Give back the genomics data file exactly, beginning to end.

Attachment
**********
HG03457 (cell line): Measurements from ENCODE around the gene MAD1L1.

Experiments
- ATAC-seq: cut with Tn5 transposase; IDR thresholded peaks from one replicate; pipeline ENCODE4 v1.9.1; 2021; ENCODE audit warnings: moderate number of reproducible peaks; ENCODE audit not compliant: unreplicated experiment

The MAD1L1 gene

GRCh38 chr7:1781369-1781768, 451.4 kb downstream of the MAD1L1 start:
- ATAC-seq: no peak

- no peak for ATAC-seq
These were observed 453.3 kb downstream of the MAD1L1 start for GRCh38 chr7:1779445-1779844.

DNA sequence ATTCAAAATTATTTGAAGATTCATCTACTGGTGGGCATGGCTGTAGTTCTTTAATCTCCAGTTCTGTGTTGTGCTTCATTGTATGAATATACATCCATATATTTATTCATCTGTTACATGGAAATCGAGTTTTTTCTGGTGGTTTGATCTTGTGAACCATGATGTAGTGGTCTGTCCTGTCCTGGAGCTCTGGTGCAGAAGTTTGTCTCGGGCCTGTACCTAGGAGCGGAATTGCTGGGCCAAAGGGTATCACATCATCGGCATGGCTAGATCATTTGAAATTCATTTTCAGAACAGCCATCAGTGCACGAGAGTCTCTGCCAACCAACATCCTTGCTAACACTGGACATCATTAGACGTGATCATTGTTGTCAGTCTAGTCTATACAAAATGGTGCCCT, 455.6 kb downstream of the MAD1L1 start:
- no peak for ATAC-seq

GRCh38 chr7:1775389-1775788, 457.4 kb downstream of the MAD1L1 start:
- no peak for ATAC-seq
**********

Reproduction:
HG03457 (cell line): Measurements from ENCODE around the gene MAD1L1.

Experiments
- ATAC-seq: cut with Tn5 transposase; IDR thresholded peaks from one replicate; pipeline ENCODE4 v1.9.1; 2021; ENCODE audit warnings: moderate number of reproducible peaks; ENCODE audit not compliant: unreplicated experiment

The MAD1L1 gene

GRCh38 chr7:1781369-1781768, 451.4 kb downstream of the MAD1L1 start:
- ATAC-seq: no peak

- no peak for ATAC-seq
These were observed 453.3 kb downstream of the MAD1L1 start for GRCh38 chr7:1779445-1779844.

DNA sequence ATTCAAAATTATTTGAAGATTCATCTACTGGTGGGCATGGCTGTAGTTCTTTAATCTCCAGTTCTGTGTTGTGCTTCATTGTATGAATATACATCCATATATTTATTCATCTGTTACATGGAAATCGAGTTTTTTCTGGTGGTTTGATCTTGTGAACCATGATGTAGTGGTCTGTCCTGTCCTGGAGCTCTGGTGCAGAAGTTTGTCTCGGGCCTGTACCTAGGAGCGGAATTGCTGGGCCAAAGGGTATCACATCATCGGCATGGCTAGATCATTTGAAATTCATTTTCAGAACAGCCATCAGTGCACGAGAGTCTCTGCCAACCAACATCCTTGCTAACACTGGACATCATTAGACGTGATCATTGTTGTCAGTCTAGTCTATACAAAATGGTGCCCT, 455.6 kb downstream of the MAD1L1 start:
- no peak for ATAC-seq

GRCh38 chr7:1775389-1775788, 457.4 kb downstream of the MAD1L1 start:
- no peak for ATAC-seq